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Why I read many books at once

Why I read many books at once

I love to read. I love to read so much; I seldom finish one before I pick the next one. Actually, it’s a bit worse than that. Sometimes I read 2, 3…5 books at the same time.

I used to think this was a problem. I mean, shouldn’t one finish one book first then go to the next? Read sequentially, diligently.

Not according to this new mental framework I am using to evaluate things in my life. The idea that I am perfectly fine the way I am and leveraging that which is most authentic and natural to me to reach my aims. So basically, instead of being dissatisfied at myself for not being what I think I should be, I look at what I am and work with that. If you maximize what already is, you can eventually expand into what is not.

For instance, I like to read a lot, but I also lose interest quickly. I read quite a few blogs daily and I bathe in a constant stream of information and ideas. Shiny new books distract me, and I hunt down, buy and download as much as I can. I used to feel a little guilty when I’d pick up a book and then two weeks down the line realize I’m on a fifth book when I did not go past the 4th chapter in the first one. Then I realize it’s not about the books. No one is going to grade me on how I read books or give me a ribbon for good reading. It’s about ideas, extracting those ideas, and using those ideas.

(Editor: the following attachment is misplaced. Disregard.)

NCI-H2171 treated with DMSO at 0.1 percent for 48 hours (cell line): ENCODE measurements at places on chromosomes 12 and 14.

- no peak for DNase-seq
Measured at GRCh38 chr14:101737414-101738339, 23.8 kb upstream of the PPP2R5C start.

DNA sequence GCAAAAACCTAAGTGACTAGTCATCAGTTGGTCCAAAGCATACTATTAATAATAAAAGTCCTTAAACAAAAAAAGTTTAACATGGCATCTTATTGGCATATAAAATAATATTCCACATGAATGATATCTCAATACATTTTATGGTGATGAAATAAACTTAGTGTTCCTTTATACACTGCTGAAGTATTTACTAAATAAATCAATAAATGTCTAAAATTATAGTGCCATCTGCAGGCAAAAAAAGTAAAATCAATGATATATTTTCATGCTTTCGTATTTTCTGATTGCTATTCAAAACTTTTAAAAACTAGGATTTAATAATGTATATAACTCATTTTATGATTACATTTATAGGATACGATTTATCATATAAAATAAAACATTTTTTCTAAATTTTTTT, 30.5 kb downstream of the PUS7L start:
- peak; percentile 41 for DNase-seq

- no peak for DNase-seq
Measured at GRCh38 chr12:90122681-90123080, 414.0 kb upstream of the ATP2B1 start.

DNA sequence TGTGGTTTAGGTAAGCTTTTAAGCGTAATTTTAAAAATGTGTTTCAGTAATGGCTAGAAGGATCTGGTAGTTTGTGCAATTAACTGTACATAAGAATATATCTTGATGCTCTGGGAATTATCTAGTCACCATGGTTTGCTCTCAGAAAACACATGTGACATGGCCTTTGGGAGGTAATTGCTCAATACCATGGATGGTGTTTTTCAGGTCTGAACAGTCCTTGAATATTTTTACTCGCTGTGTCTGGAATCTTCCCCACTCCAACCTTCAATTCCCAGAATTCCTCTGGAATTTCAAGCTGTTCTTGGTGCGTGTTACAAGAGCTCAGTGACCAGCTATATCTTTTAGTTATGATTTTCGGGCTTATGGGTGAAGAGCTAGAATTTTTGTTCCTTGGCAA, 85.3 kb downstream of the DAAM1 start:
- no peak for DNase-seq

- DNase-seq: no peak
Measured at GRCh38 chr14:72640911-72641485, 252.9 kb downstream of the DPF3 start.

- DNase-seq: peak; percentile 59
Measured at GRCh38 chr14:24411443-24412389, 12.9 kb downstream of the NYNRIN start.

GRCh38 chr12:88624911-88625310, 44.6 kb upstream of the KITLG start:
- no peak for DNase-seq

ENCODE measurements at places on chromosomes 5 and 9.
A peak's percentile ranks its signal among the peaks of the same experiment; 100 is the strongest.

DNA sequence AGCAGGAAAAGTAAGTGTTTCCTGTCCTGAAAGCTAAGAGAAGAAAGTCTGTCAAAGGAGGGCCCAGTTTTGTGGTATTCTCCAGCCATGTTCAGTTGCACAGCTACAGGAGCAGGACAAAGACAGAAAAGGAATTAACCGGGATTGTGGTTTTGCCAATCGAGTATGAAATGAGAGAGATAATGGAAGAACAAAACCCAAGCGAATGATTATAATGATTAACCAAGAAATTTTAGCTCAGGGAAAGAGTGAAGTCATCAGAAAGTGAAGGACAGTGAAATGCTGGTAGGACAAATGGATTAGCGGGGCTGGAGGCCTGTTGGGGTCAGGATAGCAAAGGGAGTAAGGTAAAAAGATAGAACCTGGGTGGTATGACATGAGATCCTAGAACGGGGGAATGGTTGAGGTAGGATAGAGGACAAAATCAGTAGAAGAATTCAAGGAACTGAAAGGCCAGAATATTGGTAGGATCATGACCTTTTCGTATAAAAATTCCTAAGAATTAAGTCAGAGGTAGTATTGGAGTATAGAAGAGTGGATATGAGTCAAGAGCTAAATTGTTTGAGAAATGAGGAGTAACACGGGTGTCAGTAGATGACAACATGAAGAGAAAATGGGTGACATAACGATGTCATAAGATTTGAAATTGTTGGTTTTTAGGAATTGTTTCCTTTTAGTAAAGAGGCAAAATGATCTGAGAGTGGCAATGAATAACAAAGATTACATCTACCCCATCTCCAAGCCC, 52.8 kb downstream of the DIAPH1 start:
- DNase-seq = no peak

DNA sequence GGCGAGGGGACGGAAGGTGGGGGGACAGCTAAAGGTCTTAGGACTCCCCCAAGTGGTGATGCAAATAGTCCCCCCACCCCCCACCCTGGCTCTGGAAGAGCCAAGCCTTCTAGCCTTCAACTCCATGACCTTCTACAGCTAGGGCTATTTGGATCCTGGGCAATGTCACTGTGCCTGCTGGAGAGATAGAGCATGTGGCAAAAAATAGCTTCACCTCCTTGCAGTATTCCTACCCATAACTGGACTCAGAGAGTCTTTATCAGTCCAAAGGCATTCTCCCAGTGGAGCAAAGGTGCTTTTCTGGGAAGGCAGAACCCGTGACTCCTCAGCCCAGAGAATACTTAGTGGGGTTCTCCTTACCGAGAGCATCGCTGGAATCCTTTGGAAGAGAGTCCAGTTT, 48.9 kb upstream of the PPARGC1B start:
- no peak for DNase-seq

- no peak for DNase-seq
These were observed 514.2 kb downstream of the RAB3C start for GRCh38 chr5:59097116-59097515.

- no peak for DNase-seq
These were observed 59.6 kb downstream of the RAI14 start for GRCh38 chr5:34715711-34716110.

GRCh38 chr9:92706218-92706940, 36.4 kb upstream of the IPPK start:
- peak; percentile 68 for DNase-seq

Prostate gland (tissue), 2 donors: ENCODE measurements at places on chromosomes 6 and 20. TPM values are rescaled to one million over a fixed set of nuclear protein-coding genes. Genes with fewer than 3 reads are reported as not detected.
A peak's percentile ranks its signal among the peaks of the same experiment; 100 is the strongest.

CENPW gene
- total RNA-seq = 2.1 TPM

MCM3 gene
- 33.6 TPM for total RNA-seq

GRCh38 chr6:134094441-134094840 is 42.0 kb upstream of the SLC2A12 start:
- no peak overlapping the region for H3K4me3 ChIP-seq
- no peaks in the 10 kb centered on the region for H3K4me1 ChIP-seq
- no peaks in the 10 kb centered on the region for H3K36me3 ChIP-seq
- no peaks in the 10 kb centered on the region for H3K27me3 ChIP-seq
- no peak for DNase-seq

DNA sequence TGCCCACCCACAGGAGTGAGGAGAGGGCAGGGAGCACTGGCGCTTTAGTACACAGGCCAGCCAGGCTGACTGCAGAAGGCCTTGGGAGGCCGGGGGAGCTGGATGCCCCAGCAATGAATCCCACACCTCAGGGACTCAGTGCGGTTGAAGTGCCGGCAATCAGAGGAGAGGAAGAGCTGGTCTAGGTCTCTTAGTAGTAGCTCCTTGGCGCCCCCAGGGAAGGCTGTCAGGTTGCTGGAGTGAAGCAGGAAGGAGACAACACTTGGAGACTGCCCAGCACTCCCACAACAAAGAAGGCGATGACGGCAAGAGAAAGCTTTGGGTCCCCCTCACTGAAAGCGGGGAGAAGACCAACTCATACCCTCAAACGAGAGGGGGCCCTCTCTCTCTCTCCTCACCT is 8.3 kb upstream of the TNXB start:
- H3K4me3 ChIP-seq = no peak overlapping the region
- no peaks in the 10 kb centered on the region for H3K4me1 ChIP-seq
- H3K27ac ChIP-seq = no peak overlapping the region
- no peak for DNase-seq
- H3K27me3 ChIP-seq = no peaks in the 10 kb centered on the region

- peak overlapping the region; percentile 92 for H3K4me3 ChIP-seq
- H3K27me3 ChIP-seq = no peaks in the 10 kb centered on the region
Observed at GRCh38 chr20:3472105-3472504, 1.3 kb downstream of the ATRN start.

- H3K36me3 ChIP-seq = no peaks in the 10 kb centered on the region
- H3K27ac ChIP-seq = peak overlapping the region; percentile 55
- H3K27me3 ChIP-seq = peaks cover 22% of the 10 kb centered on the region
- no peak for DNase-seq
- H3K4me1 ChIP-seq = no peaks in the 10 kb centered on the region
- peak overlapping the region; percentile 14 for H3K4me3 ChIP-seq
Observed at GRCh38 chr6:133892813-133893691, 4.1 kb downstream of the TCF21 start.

I read across categories/topics…spirituality, business, psychology, design, success/motivation/self help, and I bump around so this week, I may be more interested in life hacking ideas and so I read some Tim Ferris, or Leo Babauta. Next week, I may want to wax philosophical so I settle into some Alan Watts or some Krishnamurti.

The good thing about reading in this way is that the ideas can cross pollinate in real time. The other week, I was busy digging into 4 books simultaneously – So Good They can’t Ignore You (Cal Newport), 33 Strategies of War (Robert Greene), How to learn anything fast (Josh Kaufman), The Start-Up of You (Reid Hoffman). And I did this intentionally because I was taking a week ‘off’ to think at length about my creative career and how to move things forward. Cal’s book traces the paths of great careers and how one cultivates one, Robert’s book deals with war and lessons learned from the greats, because lets face it, every encounter in the market place, in relationships is a warzone. In the new world, everyone has to think, network and operate like an entrepreneur, hence Reid’s book. And if you want to thrive in this new world, you must master the skill of learning so I’m reading Josh’s book.